The decision to follow Christ has really always been an "all or nothing" decision. There's no way to stand up to the world while you're trying to straddle the fence.

CP: "Nominal Christianity" is a phrase that we hear a lot in America. Why do you think it's such an epidemic?

West: I have a friend who lives in Los Angeles. In past conversations, we've discussed the differences between being a Christian in Nashville (the Bible belt,) and being a Christian in L.A. In Nashville the question is not, "are you a believer?" The question is "where do you go to church?" My friend always used to tell me that if you decide to be a Christian in L.A., you have to be really serious about the decision you are making because you will be the minority. And Christianity is so exclusive. It's not popular to believe that there's only one way to Heaven.

Regardless of one's geographic location, anyone attempting to live a Christian lifestyle will always be pressed towards settling for "nominal Christianity." For the believer who lives in the Bible Belt, it can become less about whether one is living his or her life in complete and total sold-out devotion to God, and more about where I'm going to lunch after church — little by little, being dulled into a lukewarm way of life, not a passionate relationship with Christ. If I live in an area where Christians are in the minority, there is the pressure to take a more a la carte approach to one's belief system. "Is Jesus the only way? Is all scripture really God breathed?" It's safer to take some of God's teachings and apply the parts we like but push aside that which seems too extreme or exclusive.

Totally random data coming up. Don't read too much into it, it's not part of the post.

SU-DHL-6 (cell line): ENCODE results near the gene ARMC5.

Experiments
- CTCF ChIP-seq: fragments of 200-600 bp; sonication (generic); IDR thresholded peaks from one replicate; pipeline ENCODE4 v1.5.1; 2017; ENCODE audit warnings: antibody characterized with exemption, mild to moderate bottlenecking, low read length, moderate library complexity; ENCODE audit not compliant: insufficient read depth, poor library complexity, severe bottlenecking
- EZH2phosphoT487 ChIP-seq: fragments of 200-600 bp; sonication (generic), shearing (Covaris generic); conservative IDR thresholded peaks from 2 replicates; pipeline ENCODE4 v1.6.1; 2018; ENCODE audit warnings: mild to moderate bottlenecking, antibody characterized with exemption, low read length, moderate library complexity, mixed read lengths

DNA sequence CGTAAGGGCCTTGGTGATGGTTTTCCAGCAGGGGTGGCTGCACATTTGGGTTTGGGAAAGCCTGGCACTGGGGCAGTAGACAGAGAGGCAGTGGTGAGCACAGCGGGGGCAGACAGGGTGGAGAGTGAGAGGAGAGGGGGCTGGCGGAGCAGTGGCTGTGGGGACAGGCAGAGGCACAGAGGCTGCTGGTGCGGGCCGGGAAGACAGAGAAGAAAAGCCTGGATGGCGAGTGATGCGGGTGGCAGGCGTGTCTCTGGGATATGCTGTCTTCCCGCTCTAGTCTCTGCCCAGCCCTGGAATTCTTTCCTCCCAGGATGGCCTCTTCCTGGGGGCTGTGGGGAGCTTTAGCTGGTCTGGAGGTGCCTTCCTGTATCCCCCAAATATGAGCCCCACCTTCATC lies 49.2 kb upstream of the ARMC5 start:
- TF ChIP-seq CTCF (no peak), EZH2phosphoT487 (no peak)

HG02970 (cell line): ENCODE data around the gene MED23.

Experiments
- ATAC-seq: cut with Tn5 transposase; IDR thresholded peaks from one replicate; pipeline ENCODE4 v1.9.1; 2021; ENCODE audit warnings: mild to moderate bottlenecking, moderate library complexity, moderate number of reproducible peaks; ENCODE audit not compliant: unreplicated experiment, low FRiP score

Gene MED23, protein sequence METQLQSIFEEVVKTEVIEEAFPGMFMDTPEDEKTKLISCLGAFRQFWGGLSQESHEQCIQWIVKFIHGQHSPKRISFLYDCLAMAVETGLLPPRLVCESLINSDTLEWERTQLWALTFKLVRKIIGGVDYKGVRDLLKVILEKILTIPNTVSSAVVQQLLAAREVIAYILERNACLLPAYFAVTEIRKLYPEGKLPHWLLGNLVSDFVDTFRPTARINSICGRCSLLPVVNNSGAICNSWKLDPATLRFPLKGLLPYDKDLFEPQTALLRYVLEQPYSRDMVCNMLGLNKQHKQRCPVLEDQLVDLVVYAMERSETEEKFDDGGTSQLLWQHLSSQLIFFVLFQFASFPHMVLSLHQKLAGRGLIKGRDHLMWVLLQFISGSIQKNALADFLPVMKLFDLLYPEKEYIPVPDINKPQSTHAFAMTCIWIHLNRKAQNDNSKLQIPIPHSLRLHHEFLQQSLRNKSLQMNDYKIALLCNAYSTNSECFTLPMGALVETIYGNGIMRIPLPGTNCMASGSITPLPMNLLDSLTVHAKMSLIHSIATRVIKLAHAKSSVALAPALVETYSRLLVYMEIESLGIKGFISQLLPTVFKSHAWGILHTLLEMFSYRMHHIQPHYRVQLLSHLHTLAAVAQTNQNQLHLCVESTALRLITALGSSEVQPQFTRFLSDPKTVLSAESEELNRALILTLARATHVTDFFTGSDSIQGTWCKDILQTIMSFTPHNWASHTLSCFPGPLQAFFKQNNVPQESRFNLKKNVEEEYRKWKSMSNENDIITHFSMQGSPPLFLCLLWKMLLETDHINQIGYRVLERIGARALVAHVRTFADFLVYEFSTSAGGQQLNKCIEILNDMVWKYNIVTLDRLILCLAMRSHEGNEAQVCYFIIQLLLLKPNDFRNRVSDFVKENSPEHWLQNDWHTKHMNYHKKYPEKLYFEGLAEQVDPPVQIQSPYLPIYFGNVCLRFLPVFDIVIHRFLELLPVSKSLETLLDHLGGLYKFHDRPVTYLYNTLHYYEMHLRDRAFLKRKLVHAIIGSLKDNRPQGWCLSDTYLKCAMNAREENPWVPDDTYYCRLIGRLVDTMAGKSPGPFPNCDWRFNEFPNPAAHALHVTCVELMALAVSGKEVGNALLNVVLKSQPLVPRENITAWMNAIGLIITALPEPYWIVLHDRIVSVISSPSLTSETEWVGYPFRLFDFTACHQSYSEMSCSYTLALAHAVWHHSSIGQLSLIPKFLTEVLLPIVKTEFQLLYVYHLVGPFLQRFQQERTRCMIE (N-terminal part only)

CP: As your song "All In" says, fear prevents people from living a sold-out life for God. What can a Christians do to fight that fear?

West: I think the biggest fear is the fear of what a life devoted to God will cost. We love our stuff, don't we? It's the fear of the thought that maybe, just maybe, a life going all in for God might mean we would have to let go of some of our stuff, our way of life, our comforts. That scares people. I know it scares me sometimes.

When I was growing up as a preacher's kid, we used to have missionaries from all over the world come and speak at our church. I remember being filled with both fascination and fear as I listened to their stories of sold-out devotion to God, being willing to leave a life of comfort behind and risk everything to live in some poverty-stricken part of the world where no one else would go. I was fascinated with that type of faith and obedience in God. But I was also afraid that God might call me to do the same!